Probing prodrug metabolism and reciprocal toxicity with an integrated and humanized multi-tissue organ-on-a-chip platform

Shiny Amala Priya Rajan, Julio Aleman, MeiMei Wan, Nima Pourhabibi Zarandi, Goodwell Nzou, Sean Murphy, Colin E. Bishop, Hooman Sadri-Ardekani, Tom Shupe, Anthony Atala, Adam R. Hall, Aleksander Skardal

Current drug development techniques are expensive and inefficient, partially due to the use of preclinical models that do not accurately recapitulate in vivo drug efficacy and cytotoxicity. To address this challenge, we report on an integrated, in vitro multi-organoid system that enables parallel assessment of drug efficiency and toxicity on multiple 3D tissue organoids. Built in a low-cost, adhesive film-based microfluidic device, these miniaturized structures require less than 200 µL fluid volume and are amenable to both matrix-based 3D cell culture and spheroid aggregate integration, each supported with an in situ photocrosslinkable hyaluronic acid hydrogel. Here, we demonstrate this technology first with a three-organoid device consisting of liver, cardiac, and lung constructs. We show that these multiple tissue types can be kept in common circulation with high viability for 21 days and validate the platform by investigating liver metabolism of the prodrug capecitabine into 5-fluorouracil (5-FU) and observing downstream toxicity in lung and cardiac organoids. Then we expand the integrated system to accommodate six humanized constructs, including liver, cardiac, lung, endothelium, brain, and testes organoids. Following a 14-day incubation in common media, we demonstrate multi-tissue interactions by metabolizing the alkylating prodrug ifosfamide in the liver organoid to produce chloroacetaldehyde and induce downstream neurotoxicity. Our results establish an expandable, multi-organoid body-on-a-chip system that can be fabricated easily and used for the accurate characterization of drug interactions in vitro.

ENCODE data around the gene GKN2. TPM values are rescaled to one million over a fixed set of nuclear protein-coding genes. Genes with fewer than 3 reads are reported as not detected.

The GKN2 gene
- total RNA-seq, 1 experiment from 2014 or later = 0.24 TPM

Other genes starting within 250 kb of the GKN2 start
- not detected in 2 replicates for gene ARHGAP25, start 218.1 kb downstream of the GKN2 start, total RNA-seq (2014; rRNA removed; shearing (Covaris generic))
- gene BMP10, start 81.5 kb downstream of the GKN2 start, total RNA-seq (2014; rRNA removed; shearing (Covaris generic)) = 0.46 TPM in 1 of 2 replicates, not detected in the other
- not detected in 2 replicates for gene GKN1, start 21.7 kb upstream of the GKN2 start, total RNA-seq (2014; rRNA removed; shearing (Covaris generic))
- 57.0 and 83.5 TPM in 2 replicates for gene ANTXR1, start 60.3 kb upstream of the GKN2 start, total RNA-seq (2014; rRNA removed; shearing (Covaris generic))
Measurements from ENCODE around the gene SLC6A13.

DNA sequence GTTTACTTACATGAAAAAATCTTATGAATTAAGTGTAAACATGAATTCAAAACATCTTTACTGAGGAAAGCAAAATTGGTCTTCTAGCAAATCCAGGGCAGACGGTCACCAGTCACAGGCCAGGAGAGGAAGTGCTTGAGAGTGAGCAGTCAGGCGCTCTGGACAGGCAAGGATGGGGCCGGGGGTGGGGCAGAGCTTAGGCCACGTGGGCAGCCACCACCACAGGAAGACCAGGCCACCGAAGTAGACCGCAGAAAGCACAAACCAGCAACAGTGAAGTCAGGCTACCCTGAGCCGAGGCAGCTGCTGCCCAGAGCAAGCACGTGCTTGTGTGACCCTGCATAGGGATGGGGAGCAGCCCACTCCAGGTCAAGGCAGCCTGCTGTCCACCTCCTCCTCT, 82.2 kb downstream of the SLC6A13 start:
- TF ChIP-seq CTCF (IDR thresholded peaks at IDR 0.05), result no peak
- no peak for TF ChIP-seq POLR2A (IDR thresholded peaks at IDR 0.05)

Statement of Significance

The use of 3-dimensional (3D) in vitro models in drug development has advanced over the past decade. However, with several exceptions, the majority of research studies using 3D in vitro models, such as organoids, employ single tissue types, in isolated environments with no “communication” between different tissues. This is a significant limiting factor because in the human body there is significant signaling between different cells, tissues, and organs. Here we employ a low-cost, adhesive film-based microfluidic device approach, paired with a versatile extracellular matrix-derived hyaluronic acid hydrogel to support integrated systems of 3 and 6 3D organoid and cell constructs. Moreover, we demonstrate an integrated response to drugs, in which downstream toxicity is dependent on the presence of liver organoids.

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